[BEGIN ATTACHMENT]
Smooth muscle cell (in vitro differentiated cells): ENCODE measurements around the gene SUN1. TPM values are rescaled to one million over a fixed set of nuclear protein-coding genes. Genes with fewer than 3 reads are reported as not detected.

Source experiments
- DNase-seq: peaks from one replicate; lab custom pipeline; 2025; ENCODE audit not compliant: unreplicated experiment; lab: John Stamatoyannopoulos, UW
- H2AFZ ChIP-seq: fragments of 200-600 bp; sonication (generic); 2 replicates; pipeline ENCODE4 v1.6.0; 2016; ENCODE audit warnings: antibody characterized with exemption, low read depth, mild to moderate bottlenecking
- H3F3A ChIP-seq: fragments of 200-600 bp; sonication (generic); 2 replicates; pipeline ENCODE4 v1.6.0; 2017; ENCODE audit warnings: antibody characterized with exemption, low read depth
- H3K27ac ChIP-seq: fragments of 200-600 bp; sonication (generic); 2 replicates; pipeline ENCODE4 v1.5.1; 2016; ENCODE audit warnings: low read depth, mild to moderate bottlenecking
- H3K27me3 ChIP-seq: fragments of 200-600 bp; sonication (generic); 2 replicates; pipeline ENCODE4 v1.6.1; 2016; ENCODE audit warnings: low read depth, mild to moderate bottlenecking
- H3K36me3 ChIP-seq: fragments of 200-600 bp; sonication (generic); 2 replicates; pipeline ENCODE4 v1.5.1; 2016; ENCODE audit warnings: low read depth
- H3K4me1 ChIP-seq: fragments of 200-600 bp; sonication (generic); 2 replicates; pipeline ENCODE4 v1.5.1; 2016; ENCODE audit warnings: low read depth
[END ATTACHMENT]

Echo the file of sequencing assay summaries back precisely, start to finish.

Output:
Smooth muscle cell (in vitro differentiated cells): ENCODE measurements around the gene SUN1. TPM values are rescaled to one million over a fixed set of nuclear protein-coding genes. Genes with fewer than 3 reads are reported as not detected.

Source experiments
- DNase-seq: peaks from one replicate; lab custom pipeline; 2025; ENCODE audit not compliant: unreplicated experiment; lab: John Stamatoyannopoulos, UW
- H2AFZ ChIP-seq: fragments of 200-600 bp; sonication (generic); 2 replicates; pipeline ENCODE4 v1.6.0; 2016; ENCODE audit warnings: antibody characterized with exemption, low read depth, mild to moderate bottlenecking
- H3F3A ChIP-seq: fragments of 200-600 bp; sonication (generic); 2 replicates; pipeline ENCODE4 v1.6.0; 2017; ENCODE audit warnings: antibody characterized with exemption, low read depth
- H3K27ac ChIP-seq: fragments of 200-600 bp; sonication (generic); 2 replicates; pipeline ENCODE4 v1.5.1; 2016; ENCODE audit warnings: low read depth, mild to moderate bottlenecking
- H3K27me3 ChIP-seq: fragments of 200-600 bp; sonication (generic); 2 replicates; pipeline ENCODE4 v1.6.1; 2016; ENCODE audit warnings: low read depth, mild to moderate bottlenecking
- H3K36me3 ChIP-seq: fragments of 200-600 bp; sonication (generic); 2 replicates; pipeline ENCODE4 v1.5.1; 2016; ENCODE audit warnings: low read depth
- H3K4me1 ChIP-seq: fragments of 200-600 bp; sonication (generic); 2 replicates; pipeline ENCODE4 v1.5.1; 2016; ENCODE audit warnings: low read depth